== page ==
Philips develops breakthrough photomultiplier for medical imaging
8 October 2009
Royal Philips Electronics (NYSE: PHG, AEX: PHI) has announced that
its scientists have developed a highly innovative digital silicon
photomultiplier technology that will allow faster and more accurate
photon counting in a wide range of applications where ultra-low light
levels need to be measured.
where the new technology could have a major impact include medical
imaging, in particular positron emission tomography (PET), and in-vitro
diagnostic tests such as DNA sequencing and protein/DNA microarrays.
Other relevant areas include high-energy physics, night-vision systems
and other applications that currently use light detectors that are based
on so-called photomultiplier tubes.
As with virtually all ‘solid-state’ alternatives, this new digital
silicon photomultiplier technology should enable the production of
smaller and lighter battery-powered equipment for use in areas such as
medical diagnostics and surveillance.
The prototype detector will be presented at the IEEE Nuclear Science
Symposium and Medical Imaging Conference, which will take place on
October 25-31 in Orlando, Florida, USA.
Other important features of this new light detection technology
include its robustness, low power consumption, light detection
efficiency, and very high level of integration of the optical detection
and associated electronic components.
“Silicon photomultipliers have many advantages over photomultiplier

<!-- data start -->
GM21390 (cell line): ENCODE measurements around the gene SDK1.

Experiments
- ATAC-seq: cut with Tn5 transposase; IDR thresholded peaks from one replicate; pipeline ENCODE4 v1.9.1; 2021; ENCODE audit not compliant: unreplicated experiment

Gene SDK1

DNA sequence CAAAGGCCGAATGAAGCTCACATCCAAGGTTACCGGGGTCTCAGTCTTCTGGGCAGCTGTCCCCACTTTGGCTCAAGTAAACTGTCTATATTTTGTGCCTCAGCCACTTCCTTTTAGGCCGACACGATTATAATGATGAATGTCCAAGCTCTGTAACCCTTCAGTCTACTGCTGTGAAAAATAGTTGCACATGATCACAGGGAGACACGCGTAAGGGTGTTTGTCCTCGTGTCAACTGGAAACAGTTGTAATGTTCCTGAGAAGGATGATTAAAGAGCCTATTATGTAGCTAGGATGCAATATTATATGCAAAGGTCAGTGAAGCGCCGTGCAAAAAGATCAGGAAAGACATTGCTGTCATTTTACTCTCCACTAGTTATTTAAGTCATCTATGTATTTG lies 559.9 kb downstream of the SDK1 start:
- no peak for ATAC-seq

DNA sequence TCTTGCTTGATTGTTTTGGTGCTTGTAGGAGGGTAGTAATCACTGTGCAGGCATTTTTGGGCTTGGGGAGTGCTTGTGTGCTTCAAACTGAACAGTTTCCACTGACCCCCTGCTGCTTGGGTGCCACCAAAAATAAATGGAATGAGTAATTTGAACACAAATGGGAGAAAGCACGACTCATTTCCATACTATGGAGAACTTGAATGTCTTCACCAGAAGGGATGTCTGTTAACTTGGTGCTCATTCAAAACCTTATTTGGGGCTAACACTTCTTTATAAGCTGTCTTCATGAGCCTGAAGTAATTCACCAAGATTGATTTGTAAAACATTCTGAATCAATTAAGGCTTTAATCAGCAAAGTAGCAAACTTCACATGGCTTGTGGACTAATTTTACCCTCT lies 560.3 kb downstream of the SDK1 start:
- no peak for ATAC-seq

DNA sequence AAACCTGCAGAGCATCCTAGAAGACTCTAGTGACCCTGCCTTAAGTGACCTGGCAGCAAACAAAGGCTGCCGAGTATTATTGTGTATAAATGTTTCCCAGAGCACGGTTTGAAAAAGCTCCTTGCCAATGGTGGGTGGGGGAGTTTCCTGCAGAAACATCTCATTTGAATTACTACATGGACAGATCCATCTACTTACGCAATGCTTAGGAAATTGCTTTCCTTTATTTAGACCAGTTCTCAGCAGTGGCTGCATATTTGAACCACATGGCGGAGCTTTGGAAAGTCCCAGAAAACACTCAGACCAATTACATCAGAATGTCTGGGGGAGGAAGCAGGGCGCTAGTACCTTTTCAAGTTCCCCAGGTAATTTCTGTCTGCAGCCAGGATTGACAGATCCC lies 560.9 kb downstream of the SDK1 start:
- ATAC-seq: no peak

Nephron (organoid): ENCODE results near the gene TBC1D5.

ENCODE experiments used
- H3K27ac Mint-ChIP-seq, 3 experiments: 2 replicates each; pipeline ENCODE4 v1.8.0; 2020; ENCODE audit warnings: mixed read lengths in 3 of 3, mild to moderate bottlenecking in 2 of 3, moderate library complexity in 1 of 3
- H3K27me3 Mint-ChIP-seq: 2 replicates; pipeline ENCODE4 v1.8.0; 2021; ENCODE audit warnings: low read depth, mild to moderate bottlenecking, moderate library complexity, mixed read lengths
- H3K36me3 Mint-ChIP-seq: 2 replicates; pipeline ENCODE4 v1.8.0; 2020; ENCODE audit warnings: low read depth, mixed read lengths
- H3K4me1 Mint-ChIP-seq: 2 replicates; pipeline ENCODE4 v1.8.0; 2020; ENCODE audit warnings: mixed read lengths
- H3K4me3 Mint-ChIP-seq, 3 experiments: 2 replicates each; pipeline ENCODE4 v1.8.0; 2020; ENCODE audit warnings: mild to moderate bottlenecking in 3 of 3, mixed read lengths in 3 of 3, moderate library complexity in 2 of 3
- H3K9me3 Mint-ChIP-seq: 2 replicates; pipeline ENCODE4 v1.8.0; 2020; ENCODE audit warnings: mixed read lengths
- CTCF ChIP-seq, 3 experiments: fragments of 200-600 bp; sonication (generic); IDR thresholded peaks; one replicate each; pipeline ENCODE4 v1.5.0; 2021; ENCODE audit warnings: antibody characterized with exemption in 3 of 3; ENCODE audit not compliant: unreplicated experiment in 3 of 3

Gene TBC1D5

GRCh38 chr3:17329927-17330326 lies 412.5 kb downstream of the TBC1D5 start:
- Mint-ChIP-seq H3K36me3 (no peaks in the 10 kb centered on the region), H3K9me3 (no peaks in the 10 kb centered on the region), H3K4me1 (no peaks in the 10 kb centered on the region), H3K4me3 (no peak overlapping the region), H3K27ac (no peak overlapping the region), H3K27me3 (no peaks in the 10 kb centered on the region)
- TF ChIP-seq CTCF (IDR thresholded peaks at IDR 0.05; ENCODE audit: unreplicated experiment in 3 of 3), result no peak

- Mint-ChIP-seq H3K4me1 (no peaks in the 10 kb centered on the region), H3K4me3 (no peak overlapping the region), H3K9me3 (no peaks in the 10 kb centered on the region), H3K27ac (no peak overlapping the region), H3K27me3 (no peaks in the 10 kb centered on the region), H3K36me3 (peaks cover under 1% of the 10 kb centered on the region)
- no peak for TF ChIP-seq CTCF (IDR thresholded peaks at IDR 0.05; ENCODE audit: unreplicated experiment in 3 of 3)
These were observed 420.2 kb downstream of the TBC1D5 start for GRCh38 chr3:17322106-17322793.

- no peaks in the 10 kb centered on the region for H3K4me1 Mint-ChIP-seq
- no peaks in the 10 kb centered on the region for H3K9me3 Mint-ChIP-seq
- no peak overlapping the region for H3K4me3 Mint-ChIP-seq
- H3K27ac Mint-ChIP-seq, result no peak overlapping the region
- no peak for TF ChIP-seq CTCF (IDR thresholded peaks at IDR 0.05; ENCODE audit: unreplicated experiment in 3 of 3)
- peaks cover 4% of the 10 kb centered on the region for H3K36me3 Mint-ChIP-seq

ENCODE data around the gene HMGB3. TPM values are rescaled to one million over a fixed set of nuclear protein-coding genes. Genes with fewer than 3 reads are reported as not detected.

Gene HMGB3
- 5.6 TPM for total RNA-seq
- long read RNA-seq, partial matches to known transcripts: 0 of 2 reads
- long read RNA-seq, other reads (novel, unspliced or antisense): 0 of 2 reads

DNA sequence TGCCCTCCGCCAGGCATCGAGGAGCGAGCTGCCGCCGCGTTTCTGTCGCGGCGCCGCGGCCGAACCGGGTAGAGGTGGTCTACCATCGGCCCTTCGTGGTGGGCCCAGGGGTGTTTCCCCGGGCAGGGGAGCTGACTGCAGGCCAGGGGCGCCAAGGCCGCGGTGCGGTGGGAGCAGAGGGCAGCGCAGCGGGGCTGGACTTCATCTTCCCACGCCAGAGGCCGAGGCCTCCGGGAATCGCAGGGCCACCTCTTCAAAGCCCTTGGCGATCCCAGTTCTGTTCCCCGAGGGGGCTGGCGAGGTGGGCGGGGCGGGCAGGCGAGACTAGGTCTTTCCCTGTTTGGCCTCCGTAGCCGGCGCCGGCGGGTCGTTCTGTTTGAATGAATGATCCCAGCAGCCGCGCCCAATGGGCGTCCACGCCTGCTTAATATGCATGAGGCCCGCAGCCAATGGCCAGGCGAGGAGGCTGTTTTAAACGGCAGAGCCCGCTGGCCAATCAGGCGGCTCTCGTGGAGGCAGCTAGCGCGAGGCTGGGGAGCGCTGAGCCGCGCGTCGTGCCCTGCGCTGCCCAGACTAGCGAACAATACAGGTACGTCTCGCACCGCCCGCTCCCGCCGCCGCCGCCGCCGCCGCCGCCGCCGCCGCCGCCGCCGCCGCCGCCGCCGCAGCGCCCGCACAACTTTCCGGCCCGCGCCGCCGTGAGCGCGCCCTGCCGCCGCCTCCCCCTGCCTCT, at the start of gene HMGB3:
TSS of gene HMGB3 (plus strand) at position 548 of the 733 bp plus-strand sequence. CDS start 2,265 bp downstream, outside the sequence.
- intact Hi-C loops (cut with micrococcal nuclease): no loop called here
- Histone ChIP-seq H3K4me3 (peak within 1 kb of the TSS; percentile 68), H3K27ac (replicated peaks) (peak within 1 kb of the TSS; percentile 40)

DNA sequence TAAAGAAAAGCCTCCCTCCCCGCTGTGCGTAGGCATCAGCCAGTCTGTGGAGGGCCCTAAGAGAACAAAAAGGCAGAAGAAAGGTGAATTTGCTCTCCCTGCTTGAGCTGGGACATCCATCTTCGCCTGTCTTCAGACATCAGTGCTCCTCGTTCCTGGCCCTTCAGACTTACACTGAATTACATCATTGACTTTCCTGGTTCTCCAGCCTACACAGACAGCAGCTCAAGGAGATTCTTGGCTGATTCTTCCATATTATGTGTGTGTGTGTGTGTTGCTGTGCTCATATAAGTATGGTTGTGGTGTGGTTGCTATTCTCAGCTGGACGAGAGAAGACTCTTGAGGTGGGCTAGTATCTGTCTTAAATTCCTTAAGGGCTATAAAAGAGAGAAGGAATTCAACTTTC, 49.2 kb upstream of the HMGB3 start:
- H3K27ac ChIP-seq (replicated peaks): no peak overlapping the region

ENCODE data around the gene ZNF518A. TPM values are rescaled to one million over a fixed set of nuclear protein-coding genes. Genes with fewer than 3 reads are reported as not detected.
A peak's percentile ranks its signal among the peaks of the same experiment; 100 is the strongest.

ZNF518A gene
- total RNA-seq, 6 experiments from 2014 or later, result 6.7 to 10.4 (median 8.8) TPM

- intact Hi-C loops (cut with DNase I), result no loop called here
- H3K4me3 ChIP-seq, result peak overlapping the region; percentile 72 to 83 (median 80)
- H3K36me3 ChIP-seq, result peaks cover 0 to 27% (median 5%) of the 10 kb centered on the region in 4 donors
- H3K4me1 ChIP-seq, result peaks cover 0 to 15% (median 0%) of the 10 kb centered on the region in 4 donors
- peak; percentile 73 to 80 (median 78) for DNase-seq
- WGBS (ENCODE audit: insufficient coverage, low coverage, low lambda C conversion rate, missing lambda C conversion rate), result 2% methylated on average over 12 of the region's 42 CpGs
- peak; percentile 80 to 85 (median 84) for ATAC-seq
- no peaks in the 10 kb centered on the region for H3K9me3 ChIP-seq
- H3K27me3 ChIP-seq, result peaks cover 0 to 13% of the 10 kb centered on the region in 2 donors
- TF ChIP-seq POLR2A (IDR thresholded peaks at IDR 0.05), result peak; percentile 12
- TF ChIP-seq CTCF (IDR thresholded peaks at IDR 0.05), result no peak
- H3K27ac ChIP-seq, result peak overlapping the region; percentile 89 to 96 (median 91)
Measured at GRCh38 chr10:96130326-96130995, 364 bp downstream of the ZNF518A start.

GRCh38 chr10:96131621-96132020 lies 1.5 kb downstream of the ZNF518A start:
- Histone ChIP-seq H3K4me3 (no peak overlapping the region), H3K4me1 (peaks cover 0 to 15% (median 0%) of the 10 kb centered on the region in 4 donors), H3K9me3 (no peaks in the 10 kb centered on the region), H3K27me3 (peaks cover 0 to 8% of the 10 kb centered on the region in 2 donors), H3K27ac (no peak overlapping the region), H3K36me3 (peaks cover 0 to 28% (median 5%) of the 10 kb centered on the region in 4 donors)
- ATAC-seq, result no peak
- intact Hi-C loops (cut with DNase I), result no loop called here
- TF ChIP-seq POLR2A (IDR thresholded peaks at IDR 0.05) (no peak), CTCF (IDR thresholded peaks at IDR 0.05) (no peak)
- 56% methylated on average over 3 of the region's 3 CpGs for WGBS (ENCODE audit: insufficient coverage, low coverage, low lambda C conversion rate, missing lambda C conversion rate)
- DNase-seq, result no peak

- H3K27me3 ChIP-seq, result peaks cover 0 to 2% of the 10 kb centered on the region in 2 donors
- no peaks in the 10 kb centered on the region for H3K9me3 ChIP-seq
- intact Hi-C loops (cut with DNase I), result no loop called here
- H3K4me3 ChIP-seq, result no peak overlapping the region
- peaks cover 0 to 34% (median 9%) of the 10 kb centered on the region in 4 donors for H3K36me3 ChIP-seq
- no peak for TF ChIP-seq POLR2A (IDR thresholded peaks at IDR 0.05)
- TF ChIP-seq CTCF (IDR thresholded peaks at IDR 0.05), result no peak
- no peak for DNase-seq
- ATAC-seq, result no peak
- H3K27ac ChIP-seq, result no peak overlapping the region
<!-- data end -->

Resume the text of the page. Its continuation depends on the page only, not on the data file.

tubes in terms of size, weight, reliability, maintenance, power
consumption and supply voltage. It is expected that the photomultiplier
world very soon will be converted to silicon,” explained Prof. dr. ir.
Albert J. P. Theuwissen, professor at the Delft University of
Technology, the Netherlands, and a leading digital imaging expert.
“The scientists at Philips have obtained ground-breaking results with
their R&D work in the new field of silicon photomultipliers. For
instance, as far as dark counts are concerned, they have set a world
record with their prototype devices.”
“Solid-state digital technology has already taken over from outdated
analogue solutions in every-day applications such as TVs, camcorders and
photography,” says Rob Ballizany, Vice President of Philips Corporate
Technologies and responsible for the commercialization of this new
technology. “Based on my many years experience of successfully switching
the photographic industry from analogue to digital, I am convinced that
high-end professional applications such as medical imaging will undergo
a similar switch to digital detectors in the next few years.”
The key to Philips’ breakthrough lies in its ability to combine high
quality single-photon detectors (silicon avalanche photodiodes) with
low-voltage CMOS logic on the same silicon substrate. Moreover, these
revolutionary new silicon photomultipliers can be manufactured using a
conventional CMOS process technology.
Philips is actively looking for development partners with application
expertise to fully exploit the market potential of its new digital
silicon photomultiplier technology.
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